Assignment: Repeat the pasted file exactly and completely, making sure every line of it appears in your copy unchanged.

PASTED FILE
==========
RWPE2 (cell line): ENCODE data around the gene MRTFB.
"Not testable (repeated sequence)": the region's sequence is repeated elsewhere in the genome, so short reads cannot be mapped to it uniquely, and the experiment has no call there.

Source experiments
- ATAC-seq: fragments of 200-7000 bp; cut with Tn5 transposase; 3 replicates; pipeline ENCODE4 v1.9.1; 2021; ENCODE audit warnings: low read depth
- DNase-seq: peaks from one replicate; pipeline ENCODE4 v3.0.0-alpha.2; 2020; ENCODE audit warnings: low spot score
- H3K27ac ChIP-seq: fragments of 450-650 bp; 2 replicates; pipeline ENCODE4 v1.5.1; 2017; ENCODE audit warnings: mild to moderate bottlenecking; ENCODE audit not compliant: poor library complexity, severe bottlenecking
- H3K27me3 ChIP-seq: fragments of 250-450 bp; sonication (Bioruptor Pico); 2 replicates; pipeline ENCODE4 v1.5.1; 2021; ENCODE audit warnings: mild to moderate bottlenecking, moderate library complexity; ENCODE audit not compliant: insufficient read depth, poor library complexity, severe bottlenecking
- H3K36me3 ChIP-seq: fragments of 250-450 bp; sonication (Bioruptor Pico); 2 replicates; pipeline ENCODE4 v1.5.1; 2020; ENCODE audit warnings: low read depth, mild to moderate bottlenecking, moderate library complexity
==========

RWPE2 (cell line): ENCODE data around the gene MRTFB.
"Not testable (repeated sequence)": the region's sequence is repeated elsewhere in the genome, so short reads cannot be mapped to it uniquely, and the experiment has no call there.

Source experiments
- ATAC-seq: fragments of 200-7000 bp; cut with Tn5 transposase; 3 replicates; pipeline ENCODE4 v1.9.1; 2021; ENCODE audit warnings: low read depth
- DNase-seq: peaks from one replicate; pipeline ENCODE4 v3.0.0-alpha.2; 2020; ENCODE audit warnings: low spot score
- H3K27ac ChIP-seq: fragments of 450-650 bp; 2 replicates; pipeline ENCODE4 v1.5.1; 2017; ENCODE audit warnings: mild to moderate bottlenecking; ENCODE audit not compliant: poor library complexity, severe bottlenecking
- H3K27me3 ChIP-seq: fragments of 250-450 bp; sonication (Bioruptor Pico); 2 replicates; pipeline ENCODE4 v1.5.1; 2021; ENCODE audit warnings: mild to moderate bottlenecking, moderate library complexity; ENCODE audit not compliant: insufficient read depth, poor library complexity, severe bottlenecking
- H3K36me3 ChIP-seq: fragments of 250-450 bp; sonication (Bioruptor Pico); 2 replicates; pipeline ENCODE4 v1.5.1; 2020; ENCODE audit warnings: low read depth, mild to moderate bottlenecking, moderate library complexity